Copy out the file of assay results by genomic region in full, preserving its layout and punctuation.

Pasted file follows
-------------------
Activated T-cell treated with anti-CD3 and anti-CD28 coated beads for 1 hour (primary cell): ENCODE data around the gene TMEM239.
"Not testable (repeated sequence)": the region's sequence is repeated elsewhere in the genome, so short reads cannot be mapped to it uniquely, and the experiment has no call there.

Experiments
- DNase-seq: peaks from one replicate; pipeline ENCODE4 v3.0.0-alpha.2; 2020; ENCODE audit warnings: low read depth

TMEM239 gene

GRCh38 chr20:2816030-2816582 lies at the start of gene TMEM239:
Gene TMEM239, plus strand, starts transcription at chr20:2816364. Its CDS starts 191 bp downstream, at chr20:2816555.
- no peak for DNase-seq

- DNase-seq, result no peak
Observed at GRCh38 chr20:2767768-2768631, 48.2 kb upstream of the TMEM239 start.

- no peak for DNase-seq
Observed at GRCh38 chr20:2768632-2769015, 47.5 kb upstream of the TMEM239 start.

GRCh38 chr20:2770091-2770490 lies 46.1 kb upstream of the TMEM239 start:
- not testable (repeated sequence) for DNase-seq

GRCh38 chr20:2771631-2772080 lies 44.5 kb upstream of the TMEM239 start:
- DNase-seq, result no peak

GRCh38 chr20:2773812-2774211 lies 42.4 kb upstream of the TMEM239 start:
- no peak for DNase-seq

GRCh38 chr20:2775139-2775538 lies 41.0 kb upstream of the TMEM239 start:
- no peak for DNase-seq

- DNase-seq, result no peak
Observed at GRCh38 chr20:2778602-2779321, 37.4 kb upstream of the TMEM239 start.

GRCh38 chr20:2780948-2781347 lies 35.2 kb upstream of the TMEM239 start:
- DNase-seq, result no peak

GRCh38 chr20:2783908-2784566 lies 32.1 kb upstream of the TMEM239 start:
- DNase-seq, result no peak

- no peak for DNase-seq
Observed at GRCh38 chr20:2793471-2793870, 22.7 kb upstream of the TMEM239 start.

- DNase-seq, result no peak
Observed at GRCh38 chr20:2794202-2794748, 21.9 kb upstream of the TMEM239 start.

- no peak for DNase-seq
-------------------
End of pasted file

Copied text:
Activated T-cell treated with anti-CD3 and anti-CD28 coated beads for 1 hour (primary cell): ENCODE data around the gene TMEM239.
"Not testable (repeated sequence)": the region's sequence is repeated elsewhere in the genome, so short reads cannot be mapped to it uniquely, and the experiment has no call there.

Experiments
- DNase-seq: peaks from one replicate; pipeline ENCODE4 v3.0.0-alpha.2; 2020; ENCODE audit warnings: low read depth

TMEM239 gene

GRCh38 chr20:2816030-2816582 lies at the start of gene TMEM239:
Gene TMEM239, plus strand, starts transcription at chr20:2816364. Its CDS starts 191 bp downstream, at chr20:2816555.
- no peak for DNase-seq

- DNase-seq, result no peak
Observed at GRCh38 chr20:2767768-2768631, 48.2 kb upstream of the TMEM239 start.

- no peak for DNase-seq
Observed at GRCh38 chr20:2768632-2769015, 47.5 kb upstream of the TMEM239 start.

GRCh38 chr20:2770091-2770490 lies 46.1 kb upstream of the TMEM239 start:
- not testable (repeated sequence) for DNase-seq

GRCh38 chr20:2771631-2772080 lies 44.5 kb upstream of the TMEM239 start:
- DNase-seq, result no peak

GRCh38 chr20:2773812-2774211 lies 42.4 kb upstream of the TMEM239 start:
- no peak for DNase-seq

GRCh38 chr20:2775139-2775538 lies 41.0 kb upstream of the TMEM239 start:
- no peak for DNase-seq

- DNase-seq, result no peak
Observed at GRCh38 chr20:2778602-2779321, 37.4 kb upstream of the TMEM239 start.

GRCh38 chr20:2780948-2781347 lies 35.2 kb upstream of the TMEM239 start:
- DNase-seq, result no peak

GRCh38 chr20:2783908-2784566 lies 32.1 kb upstream of the TMEM239 start:
- DNase-seq, result no peak

- no peak for DNase-seq
Observed at GRCh38 chr20:2793471-2793870, 22.7 kb upstream of the TMEM239 start.

- DNase-seq, result no peak
Observed at GRCh38 chr20:2794202-2794748, 21.9 kb upstream of the TMEM239 start.

- no peak for DNase-seq